Nero tried to kill Britannicus with poison; he saw him as a rival in singing, since his voice was pleasanter than his own, but an equal motive for the murder was the fear that he might at some point gain more influence and support because men remembered his father. He got the poison from a certain well-known poisoner, Locusta. When the poison worked more slowly than expected, since it only gave Britannicus a serious stomach-ache, he had the woman summoned and he beat her himself. He accused her of giving him a remedy instead of the poison. Her excuse was that she had given Britannicus less in order to keep the crime secret and save Nero from being suspected. He replied: "Obviously to you I am afraid of the Julian law."
Then in his own room he forced her to cook up the fastest possible potion to take effect instantly. He tested it on a kid-goat, which took 5 hours to die; so he had her cook it again so that it was stronger still, and he gave it to a pig. The pig dropped dead at once. He ordered the poison to be taken to the dining-room and given to Britannicus who dined with him that day. The boy fell dead the moment he tasted it, but Nero lied to his guests saying that he had been attacked by an illness, which he had suffered from for some time. The very next day Nero had Britannicus quickly buried in a simple funeral in the middle of a thunder storm. He gave Locusta a pardon and large estates as a reward for her good work . He also provided her with some pupils.

Chapter 34
Agrippina is murdered, Domitia is poisoned

[Although Suetonius at this point in his biography describes the murder of Agrippina, I have put it opposite Tacitus's description, so that you can compare the two accounts.]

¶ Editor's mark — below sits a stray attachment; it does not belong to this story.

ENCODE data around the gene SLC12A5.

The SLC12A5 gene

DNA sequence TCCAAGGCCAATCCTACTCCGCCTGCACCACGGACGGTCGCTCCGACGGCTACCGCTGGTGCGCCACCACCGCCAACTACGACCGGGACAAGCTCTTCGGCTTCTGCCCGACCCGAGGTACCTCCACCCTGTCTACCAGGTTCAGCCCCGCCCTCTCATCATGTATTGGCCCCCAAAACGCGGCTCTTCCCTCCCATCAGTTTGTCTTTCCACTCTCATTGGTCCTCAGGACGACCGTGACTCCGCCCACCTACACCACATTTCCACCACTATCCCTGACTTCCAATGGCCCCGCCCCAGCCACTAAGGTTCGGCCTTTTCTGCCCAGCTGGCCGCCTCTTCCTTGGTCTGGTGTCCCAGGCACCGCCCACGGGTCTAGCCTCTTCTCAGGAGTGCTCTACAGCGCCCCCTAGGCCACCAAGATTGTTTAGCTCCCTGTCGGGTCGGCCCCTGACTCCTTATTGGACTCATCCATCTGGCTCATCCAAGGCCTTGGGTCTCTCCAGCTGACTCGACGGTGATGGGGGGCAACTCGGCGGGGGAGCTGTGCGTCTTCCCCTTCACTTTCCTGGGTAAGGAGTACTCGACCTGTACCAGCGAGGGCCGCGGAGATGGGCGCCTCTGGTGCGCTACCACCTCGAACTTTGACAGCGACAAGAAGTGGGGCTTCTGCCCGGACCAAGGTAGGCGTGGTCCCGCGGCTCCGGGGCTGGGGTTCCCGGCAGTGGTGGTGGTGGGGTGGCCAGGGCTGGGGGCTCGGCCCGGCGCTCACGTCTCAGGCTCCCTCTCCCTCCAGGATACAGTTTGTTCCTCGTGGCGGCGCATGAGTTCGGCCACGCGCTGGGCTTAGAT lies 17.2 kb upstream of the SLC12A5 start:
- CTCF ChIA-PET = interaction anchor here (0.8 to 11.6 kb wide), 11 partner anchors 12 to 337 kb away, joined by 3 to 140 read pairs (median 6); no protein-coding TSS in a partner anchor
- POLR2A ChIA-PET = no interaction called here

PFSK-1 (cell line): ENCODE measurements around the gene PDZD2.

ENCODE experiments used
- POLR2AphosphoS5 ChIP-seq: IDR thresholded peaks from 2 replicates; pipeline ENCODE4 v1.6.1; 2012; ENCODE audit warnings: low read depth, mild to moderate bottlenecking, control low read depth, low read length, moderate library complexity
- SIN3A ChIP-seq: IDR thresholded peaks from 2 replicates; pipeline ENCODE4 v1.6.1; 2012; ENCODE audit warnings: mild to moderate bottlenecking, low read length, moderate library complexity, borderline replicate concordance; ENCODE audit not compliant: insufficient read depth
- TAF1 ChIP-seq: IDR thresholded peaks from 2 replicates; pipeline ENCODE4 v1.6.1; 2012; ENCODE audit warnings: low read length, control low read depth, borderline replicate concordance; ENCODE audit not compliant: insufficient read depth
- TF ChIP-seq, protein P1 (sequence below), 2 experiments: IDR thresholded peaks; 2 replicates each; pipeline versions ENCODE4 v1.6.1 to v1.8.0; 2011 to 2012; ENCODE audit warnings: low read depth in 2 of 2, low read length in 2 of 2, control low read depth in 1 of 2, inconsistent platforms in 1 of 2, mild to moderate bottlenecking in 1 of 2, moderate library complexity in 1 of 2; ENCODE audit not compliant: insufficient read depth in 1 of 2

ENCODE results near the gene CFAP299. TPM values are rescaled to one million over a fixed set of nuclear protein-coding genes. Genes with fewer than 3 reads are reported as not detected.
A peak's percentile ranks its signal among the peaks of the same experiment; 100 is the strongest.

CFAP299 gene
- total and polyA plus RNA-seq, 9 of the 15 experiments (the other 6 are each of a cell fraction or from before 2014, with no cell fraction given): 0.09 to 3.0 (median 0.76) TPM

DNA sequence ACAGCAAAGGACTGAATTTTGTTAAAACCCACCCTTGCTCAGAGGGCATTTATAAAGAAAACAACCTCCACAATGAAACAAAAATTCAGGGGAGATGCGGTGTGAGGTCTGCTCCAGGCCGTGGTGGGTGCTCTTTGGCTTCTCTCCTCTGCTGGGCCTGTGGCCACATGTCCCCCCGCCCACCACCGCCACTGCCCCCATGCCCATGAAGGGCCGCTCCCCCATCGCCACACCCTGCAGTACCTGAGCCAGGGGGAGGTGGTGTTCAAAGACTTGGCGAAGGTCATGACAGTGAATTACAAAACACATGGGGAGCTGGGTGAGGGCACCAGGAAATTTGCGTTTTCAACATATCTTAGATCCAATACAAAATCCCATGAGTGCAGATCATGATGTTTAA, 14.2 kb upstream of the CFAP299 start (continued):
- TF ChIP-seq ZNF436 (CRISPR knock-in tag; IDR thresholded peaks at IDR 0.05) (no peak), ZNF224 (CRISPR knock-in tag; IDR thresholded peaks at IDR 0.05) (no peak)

... To the murder of his mother he added the killing of his aunt, Domitia.  He visited her when she was ill with severe constipation. She was stroking his beard - he was already grown-up – and by chance said kindly: "As soon as I receive this, I want to die."  He turned to those next to him and said, apparently as a joke, that he would shave it off immediately.  He ordered the doctors to give the ill woman too large a dose of medicine to empty her stomach.  He took over her property before she was actually dead and cancelled her will, so that he lost nothing.

Chapter 35
After Octavia he married two other women: first Poppaea Sabina was the daughter of an ex-quaestor and previously married to a Roman eques; second Statilia Messalina, daughter of the great-granddaughter of Taurus, who had been consul twice and had held a triumph. He killed Statilia’s husband, Atticus Vestinus, while he was still consul, in order to marry her. He quickly began to despise Octavia and grew tired of living with her; when his friends complained about his attiude, he replied that she should be happy being his wife. He tried and failed to strangle her a number of times. He divorced her claiming she was infertile. However, the people were not pleased with this and rioted against it, so he banished her instead; and finally he executed her for the crime of adultery. This was so obviously shameful and false, that all denied it even when tortured. Therefore he bribed his former tutor Anicetus to be a witness and confess that he had seduced her by some trick. He married Poppaea twelve days after his divorce from Octavia and he truly loved her; but he also killed her by kicking her when she loudly complained that he had returned home late from the chariot races while she was unwell with her pregnancy. Poppaea and Nero had a daughter, Claudia Augusta, but he lost her when she was still a baby.